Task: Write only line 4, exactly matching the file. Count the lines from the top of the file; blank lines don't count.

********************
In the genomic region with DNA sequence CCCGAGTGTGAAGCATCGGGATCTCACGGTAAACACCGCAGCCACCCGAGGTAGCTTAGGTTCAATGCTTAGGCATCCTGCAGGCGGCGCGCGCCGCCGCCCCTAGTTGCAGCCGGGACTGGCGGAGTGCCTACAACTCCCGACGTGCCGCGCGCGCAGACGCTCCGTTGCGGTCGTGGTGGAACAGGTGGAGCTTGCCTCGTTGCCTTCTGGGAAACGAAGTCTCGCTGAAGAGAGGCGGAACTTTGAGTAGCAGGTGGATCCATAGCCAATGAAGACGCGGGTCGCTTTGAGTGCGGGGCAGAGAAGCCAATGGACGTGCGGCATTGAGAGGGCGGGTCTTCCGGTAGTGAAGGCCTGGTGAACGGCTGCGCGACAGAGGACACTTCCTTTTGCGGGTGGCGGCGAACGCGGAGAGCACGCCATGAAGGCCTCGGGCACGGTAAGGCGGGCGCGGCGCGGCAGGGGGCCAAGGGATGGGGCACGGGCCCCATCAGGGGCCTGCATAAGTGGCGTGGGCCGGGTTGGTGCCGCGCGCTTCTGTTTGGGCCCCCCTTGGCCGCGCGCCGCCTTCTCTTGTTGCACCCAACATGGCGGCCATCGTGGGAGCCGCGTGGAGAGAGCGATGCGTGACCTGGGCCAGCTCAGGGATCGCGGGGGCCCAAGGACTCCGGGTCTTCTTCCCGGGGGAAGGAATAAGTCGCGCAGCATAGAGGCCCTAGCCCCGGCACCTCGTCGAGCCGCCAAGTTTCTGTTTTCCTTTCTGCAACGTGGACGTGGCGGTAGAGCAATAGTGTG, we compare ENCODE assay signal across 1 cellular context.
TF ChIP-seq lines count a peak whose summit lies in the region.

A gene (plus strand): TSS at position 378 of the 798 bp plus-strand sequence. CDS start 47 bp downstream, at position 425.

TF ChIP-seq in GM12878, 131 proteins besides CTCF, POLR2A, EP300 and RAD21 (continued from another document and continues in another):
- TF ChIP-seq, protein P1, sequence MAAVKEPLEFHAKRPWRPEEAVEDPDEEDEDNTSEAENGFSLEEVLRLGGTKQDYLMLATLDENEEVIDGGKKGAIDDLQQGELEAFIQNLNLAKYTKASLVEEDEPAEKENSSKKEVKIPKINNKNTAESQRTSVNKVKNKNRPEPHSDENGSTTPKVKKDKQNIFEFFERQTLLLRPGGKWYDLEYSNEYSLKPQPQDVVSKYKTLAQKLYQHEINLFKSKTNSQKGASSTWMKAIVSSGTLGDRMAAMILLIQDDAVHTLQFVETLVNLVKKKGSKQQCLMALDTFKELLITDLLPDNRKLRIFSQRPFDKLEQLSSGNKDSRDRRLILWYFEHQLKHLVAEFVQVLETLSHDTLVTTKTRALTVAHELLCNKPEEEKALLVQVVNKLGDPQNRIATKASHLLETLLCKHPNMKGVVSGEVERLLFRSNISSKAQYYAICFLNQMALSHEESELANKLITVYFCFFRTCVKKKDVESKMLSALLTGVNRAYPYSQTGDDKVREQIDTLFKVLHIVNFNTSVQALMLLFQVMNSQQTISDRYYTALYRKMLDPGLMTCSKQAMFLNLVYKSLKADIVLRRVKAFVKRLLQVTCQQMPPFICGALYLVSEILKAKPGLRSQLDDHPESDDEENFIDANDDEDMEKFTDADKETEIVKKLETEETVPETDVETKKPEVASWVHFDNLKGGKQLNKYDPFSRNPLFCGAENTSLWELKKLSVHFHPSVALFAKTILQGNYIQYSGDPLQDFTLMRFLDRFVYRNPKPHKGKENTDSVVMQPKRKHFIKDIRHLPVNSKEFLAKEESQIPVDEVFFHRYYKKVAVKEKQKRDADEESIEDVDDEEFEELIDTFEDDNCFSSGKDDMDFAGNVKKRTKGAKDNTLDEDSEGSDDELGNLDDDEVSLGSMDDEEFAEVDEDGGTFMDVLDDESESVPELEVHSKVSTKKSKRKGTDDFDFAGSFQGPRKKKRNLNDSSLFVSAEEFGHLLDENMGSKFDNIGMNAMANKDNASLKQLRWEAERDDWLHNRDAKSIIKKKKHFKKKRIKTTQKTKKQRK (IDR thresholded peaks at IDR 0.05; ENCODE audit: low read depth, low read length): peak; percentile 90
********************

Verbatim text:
TF ChIP-seq in GM12878, 131 proteins besides CTCF, POLR2A, EP300 and RAD21 (continued from another document and continues in another):